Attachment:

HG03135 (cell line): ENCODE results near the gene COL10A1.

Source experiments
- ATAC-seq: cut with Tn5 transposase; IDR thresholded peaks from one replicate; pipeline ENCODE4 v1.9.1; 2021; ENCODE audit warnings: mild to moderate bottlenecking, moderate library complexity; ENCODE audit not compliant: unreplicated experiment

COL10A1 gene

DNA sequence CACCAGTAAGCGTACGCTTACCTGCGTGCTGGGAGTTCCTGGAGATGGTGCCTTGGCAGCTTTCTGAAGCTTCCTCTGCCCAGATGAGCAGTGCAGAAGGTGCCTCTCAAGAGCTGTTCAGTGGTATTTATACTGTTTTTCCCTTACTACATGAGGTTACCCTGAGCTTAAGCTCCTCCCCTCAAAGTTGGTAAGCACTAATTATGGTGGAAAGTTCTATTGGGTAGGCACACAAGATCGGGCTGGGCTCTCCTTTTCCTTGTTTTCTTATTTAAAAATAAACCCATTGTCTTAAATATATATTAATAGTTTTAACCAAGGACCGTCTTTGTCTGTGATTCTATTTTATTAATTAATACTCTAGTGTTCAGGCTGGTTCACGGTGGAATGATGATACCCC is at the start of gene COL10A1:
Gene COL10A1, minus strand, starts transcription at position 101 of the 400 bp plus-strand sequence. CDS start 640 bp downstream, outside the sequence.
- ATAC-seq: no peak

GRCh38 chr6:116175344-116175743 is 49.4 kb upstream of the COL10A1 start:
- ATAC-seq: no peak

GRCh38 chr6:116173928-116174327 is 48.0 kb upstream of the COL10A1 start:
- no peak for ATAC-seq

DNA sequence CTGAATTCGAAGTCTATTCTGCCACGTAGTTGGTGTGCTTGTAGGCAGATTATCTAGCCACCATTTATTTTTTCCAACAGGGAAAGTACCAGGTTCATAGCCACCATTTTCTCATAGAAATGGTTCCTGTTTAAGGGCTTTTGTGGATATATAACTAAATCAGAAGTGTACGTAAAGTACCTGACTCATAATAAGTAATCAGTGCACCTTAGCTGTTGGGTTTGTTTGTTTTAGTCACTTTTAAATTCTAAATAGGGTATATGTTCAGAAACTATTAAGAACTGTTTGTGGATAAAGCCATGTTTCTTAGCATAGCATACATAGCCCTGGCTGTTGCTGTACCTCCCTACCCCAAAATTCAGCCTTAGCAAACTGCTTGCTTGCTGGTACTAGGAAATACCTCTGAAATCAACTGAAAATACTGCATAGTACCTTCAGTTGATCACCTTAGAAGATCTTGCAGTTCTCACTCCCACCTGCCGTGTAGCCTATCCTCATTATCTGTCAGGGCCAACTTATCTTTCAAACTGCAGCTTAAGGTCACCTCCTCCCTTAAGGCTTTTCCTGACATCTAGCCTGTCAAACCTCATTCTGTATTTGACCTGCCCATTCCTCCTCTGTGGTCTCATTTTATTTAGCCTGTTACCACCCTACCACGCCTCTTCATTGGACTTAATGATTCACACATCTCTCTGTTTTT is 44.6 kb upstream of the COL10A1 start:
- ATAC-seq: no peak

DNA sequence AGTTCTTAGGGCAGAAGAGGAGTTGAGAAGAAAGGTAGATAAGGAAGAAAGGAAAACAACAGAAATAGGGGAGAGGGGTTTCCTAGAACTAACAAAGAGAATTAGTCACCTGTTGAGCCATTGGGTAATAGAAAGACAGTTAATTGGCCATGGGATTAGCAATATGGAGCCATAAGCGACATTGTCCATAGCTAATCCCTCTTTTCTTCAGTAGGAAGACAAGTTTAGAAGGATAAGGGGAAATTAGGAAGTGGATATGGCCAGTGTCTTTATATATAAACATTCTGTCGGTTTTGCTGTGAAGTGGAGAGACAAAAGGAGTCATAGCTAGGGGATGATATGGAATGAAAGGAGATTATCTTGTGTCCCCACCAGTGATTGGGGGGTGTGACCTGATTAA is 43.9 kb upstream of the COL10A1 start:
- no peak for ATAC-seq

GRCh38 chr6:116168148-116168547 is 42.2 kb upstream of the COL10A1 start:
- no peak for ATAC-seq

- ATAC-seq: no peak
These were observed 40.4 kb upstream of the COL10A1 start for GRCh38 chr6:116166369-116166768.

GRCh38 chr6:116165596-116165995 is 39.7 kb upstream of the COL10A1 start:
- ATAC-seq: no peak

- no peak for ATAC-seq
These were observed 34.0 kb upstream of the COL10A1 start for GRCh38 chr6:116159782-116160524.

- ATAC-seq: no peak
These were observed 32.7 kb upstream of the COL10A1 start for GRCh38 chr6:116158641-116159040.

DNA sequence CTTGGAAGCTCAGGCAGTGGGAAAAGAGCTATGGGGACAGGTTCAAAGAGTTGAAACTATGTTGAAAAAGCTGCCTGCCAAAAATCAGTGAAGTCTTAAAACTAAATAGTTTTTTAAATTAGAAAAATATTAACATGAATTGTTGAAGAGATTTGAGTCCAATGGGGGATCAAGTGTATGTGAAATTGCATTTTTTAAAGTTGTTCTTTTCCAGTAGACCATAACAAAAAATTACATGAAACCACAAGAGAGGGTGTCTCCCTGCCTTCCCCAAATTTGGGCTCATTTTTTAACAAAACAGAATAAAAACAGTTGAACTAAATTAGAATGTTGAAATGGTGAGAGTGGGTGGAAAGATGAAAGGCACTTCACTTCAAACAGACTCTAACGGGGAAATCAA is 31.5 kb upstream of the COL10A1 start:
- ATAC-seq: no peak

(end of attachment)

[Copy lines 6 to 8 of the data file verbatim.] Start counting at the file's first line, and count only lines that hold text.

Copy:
Gene COL10A1, minus strand, starts transcription at position 101 of the 400 bp plus-strand sequence. CDS start 640 bp downstream, outside the sequence.
- ATAC-seq: no peak

GRCh38 chr6:116175344-116175743 is 49.4 kb upstream of the COL10A1 start: